the respondent spends more time or less time, when they seem confused, etc. It
is helpful to offer a financial incentive to subjects for their participation,
ranging from $75 to $125, depending on the local cost of living. Saturation
(where little more can be learned) is reached after 10 to 15 individual
The key to a good cognitive test is to guide people, step by
step, through the report, get their reactions to it, and ask questions to find
out if they understand both the text and the graphics. Do not ask people if
they understand; rather, ask them a knowledge question and see if they respond
with the correct information. For example, ask them to identify the highest and
lowest performers, to characterize the main point of a section of text, to
discuss why an average is included, or to describe where the data come from.
Ask if anything in the report makes them trust or distrust it, where too much
or too little has been said.
Do not be surprised if people are brutally honest and if the
process turns out to be somewhat painful, especially for those who have
agonized over just the right wording and graphics. Refine reports in response
to the results of these tests. Schedule two or three rounds
of tests, revising the draft report between rounds, if time and money allow.
Disciplined testing and use of evidence-based practices will
help improve the likelihood that the report will be understood, appreciated,
and most importantly, used.
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Purpose of Report Series
The purpose of this three-part series of reports is to provide practical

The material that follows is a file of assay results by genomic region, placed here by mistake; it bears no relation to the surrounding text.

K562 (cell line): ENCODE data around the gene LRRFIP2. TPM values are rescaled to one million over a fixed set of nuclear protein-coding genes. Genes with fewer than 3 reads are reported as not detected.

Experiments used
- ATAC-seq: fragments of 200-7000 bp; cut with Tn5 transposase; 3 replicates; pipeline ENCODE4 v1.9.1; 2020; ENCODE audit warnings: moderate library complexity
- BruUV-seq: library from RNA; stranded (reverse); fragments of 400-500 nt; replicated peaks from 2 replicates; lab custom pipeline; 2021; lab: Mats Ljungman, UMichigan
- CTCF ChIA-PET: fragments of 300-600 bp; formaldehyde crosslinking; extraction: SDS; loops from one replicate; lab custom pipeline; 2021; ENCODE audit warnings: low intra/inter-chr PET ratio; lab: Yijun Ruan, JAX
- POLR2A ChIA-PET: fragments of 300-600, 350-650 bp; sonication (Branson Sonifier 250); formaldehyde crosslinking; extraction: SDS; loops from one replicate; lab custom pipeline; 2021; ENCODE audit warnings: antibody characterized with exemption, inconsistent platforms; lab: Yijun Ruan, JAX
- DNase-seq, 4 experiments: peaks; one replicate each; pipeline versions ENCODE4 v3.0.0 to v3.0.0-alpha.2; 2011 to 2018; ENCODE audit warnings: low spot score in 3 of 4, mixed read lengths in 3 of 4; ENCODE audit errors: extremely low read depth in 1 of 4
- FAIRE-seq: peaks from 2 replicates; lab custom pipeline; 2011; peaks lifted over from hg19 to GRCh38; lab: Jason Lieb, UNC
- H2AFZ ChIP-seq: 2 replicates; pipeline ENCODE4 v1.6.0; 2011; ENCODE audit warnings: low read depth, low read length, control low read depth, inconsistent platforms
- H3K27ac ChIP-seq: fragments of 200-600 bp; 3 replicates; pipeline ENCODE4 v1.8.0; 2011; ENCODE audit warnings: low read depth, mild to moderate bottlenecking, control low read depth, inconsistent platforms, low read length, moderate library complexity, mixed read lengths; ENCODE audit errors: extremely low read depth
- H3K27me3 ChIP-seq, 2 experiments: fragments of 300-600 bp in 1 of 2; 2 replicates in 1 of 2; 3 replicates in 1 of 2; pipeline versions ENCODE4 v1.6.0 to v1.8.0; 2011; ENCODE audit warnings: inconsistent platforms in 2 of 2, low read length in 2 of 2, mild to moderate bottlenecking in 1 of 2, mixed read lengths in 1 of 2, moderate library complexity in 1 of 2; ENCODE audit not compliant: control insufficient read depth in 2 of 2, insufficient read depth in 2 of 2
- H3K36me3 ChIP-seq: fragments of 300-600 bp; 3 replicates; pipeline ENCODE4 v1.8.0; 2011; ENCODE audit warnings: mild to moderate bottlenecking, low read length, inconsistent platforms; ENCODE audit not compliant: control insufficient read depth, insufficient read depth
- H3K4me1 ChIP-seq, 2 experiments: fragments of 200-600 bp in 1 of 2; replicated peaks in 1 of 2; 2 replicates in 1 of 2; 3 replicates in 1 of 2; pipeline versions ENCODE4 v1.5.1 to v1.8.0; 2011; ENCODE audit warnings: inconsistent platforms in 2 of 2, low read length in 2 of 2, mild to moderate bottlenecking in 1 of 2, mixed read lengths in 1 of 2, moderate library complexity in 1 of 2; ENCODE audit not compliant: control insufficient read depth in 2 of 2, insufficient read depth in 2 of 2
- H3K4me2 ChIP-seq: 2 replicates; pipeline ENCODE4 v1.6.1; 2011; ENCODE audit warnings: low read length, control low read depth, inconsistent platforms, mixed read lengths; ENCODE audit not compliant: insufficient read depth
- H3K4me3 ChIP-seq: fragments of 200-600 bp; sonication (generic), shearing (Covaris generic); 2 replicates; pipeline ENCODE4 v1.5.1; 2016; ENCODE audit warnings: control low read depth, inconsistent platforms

approaches to designing public reports that make health care performance
information clear, meaningful, and usable by consumers.
The goal is to help sponsors present information so that a wide variety of
people can understand and apply it easily to key decisions, even if they do not
want to spend a lot of time on details and have limited technical knowledge of
Together the three reports cover the wide range of issues and challenges
faced by report sponsors:
Return to Contents
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- Spranca M. RAND report summary: consumer use of information
when making treatment decisions. Chicago: BlueCross
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LA, Garfinkel SA, Hibbard JH, et al. Health insurance
knowledge among Medicare beneficiaries. Health
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- Barr JK,
Bernard SL, Sofaer S, et al. Physicians' views on public reporting of hospital
quality data. Med Care Res Rev 2008 Dec;65(6):655-73; Epub 2008 July 2.
- Sofaer S, Hopper SS, Firminger K, et al. Addressing the need for public reporting of
comparative hospice quality: a focus
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- Harris-Kojetin LD, Fowler FJ, Brown JA, et al. The use of cognitive testing
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Return to Contents
The authors wish to
thank the following people for reviewing this document: Katherine Crosson, M.P.H., Agency for Healthcare Research and Quality; Irene Fraser, Ph.D., Agency for Healthcare Research and
Quality; Linda Greenberg, Ph.D., Agency
for Healthcare Research and Quality; Jan De La Mare, M.P.Aff., Agency for Healthcare Research and Quality;
Lisette Lejnieks, M.B.A.,
independent consultant; Peggy
M.S.P.H., Agency for Healthcare Research and Quality; Chris Queram, Wisconsin Collaborative
for Healthcare Quality; Dale Shaller, M.P.A., Shaller
Consulting; Karen Shore, Ph.D., Center for Health Improvement; Nancy Brands Ward, Center for Health Improvement; and Jan Whitehouse, Greater Detroit Area
We consider our
Learning Network tools to be works in progress and always welcome your
comments. Please forward suggestions to Peggy
McNamara at email@example.com.
AHRQ Publication No. 10-0082-1-EF
Current as of May 2010
Hibbard J, Sofaer S. Best Practices in Public Reporting No. 2: Maximizing Consumer Understanding of Public Comparative Quality Reports: Effective Use of Explanatory Information. AHRQ Publication No. 10-0082-EF, May 2010, Agency for Healthcare Research and Quality, Rockville, MD. http://www.ahrq.gov/qual/pubrptguide2.htm